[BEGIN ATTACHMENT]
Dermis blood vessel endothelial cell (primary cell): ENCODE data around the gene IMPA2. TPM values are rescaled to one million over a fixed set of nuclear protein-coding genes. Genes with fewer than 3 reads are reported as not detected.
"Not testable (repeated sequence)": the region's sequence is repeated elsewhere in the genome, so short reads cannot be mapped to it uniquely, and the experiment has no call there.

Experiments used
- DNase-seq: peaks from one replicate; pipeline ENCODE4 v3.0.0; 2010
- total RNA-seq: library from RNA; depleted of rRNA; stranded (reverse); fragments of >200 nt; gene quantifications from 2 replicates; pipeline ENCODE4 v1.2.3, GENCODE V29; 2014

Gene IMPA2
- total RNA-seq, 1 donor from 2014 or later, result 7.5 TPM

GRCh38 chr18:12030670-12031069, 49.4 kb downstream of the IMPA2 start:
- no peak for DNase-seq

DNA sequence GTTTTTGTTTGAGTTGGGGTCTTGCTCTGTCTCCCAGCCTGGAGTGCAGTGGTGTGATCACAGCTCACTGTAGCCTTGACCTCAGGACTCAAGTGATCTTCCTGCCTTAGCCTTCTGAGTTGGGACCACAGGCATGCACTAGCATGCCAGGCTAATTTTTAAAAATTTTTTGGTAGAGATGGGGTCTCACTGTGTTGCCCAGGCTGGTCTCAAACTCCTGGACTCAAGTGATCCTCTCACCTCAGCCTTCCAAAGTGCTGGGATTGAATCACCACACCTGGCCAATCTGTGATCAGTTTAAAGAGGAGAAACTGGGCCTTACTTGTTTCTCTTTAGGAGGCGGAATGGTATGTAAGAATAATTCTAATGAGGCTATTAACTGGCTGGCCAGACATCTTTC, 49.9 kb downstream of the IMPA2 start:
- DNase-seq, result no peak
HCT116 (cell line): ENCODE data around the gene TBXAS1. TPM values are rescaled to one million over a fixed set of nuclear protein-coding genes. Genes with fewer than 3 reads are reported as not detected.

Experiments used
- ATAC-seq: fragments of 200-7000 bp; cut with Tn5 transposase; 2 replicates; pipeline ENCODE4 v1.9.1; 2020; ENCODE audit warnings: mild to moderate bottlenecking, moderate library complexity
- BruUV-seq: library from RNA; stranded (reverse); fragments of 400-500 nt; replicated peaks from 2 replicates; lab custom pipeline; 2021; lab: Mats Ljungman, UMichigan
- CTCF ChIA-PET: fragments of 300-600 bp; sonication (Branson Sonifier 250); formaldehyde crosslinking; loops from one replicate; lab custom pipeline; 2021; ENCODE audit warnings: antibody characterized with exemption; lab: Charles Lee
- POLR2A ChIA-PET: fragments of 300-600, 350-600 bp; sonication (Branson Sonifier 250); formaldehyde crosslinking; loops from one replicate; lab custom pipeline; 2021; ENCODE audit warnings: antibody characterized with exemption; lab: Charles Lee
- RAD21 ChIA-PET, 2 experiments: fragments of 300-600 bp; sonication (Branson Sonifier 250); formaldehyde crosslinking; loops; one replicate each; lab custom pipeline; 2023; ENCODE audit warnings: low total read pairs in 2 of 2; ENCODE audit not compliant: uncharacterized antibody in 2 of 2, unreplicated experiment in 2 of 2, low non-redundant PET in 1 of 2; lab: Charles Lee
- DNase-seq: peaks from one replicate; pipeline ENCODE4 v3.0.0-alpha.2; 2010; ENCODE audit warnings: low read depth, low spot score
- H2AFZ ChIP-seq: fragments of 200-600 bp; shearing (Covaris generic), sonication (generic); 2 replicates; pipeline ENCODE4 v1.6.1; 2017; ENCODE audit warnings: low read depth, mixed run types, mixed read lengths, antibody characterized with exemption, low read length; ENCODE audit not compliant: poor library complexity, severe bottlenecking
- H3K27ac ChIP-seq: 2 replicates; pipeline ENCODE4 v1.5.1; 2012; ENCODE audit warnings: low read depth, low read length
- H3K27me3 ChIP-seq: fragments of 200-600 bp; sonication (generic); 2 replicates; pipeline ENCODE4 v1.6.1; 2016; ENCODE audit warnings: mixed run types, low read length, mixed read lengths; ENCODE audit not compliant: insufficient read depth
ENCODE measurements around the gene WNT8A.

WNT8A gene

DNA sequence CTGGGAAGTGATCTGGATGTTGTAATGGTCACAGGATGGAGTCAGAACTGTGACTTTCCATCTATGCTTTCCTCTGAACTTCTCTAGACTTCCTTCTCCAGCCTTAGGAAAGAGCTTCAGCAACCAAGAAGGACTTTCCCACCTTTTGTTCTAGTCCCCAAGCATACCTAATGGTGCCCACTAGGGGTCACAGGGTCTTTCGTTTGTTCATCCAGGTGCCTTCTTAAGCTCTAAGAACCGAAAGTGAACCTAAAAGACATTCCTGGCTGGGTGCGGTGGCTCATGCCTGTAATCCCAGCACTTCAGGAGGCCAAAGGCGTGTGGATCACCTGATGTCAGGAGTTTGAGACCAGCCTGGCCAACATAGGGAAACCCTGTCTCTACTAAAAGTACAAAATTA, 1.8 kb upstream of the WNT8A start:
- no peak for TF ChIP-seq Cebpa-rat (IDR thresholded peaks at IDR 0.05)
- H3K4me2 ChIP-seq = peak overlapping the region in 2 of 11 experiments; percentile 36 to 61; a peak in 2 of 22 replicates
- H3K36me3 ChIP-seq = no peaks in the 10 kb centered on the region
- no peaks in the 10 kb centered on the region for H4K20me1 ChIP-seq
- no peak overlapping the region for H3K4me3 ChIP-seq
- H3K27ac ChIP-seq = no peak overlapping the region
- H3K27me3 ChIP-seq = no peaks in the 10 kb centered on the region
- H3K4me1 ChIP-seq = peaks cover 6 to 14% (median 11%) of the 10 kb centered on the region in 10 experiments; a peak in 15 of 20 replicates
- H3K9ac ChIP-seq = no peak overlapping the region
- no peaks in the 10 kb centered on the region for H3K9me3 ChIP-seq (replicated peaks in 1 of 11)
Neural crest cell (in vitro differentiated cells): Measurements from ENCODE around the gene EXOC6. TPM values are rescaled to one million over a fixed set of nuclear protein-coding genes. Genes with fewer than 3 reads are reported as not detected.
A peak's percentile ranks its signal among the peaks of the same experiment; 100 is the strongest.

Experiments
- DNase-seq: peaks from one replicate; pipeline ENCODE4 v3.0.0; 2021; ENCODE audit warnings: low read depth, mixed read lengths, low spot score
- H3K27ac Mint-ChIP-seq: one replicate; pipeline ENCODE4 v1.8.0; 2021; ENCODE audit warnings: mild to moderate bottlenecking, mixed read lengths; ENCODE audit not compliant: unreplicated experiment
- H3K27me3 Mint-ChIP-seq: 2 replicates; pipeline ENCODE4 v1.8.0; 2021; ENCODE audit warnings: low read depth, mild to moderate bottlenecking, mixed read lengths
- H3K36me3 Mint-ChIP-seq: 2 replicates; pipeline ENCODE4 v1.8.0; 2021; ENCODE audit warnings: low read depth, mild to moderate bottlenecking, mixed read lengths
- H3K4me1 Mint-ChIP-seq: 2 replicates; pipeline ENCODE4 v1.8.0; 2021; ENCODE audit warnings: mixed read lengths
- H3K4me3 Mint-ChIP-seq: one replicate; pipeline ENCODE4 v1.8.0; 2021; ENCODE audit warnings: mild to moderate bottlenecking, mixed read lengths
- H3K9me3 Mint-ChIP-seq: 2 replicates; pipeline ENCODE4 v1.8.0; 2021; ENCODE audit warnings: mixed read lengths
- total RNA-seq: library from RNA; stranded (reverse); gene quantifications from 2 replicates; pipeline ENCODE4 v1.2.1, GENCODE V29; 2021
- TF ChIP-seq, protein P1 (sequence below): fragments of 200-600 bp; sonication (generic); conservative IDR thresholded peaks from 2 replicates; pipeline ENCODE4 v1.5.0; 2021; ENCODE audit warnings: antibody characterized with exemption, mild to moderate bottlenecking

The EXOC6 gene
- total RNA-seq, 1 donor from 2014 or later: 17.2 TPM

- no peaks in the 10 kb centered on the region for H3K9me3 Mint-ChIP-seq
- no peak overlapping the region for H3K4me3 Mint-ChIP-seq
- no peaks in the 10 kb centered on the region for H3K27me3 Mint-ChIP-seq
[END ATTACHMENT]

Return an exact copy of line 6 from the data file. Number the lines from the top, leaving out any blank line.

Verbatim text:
Gene IMPA2